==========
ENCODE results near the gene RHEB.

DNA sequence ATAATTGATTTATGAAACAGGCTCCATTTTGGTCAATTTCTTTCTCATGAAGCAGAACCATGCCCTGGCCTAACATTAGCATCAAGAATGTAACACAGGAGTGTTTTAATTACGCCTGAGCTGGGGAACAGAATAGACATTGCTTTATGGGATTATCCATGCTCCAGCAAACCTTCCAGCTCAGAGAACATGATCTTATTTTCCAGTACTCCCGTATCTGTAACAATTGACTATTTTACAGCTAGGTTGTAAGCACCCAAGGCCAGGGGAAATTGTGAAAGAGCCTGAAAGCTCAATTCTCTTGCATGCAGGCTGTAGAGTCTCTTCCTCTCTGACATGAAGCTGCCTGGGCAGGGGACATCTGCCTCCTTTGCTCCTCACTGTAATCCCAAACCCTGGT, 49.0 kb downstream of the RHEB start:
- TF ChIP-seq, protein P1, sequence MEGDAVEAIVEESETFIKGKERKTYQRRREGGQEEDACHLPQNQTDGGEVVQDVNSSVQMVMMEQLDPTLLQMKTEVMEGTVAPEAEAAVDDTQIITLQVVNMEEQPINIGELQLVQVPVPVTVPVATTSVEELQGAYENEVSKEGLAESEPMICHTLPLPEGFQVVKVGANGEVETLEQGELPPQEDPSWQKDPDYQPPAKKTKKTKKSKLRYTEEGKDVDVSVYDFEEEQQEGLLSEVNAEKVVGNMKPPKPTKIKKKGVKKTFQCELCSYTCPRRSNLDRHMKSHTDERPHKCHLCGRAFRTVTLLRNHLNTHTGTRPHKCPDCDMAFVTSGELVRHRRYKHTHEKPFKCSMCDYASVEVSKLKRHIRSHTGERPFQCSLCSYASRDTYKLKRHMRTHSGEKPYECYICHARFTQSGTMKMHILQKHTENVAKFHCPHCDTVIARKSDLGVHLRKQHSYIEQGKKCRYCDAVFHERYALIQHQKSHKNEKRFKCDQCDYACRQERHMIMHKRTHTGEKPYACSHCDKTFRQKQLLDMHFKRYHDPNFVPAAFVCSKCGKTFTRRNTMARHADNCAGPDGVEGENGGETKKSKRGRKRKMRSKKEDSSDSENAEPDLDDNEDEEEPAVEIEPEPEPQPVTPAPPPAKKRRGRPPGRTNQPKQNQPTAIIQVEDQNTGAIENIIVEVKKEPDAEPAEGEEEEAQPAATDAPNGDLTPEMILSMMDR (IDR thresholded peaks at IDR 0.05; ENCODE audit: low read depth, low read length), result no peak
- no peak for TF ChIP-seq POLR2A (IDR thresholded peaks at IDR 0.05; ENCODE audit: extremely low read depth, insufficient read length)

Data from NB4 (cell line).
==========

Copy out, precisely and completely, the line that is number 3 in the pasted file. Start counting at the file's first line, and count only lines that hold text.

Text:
- TF ChIP-seq, protein P1, sequence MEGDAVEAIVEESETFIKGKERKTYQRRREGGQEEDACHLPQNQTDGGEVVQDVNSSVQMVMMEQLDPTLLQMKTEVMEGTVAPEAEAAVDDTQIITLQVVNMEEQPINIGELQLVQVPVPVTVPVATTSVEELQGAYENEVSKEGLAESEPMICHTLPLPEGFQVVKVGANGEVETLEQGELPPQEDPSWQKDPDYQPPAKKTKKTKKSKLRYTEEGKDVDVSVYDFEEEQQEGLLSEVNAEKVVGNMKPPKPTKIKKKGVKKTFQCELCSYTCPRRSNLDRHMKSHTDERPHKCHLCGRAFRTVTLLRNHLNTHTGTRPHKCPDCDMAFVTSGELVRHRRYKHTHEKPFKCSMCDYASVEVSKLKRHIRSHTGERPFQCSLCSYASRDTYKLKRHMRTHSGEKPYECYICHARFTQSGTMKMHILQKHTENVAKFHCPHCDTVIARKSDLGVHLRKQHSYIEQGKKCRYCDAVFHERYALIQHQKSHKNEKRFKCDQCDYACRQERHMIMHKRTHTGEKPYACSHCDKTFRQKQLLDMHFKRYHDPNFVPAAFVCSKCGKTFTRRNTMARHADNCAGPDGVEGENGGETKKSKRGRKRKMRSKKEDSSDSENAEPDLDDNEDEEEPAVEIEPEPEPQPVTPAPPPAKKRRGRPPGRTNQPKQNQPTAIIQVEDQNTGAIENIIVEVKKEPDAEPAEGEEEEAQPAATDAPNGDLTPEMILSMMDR (IDR thresholded peaks at IDR 0.05; ENCODE audit: low read depth, low read length), result no peak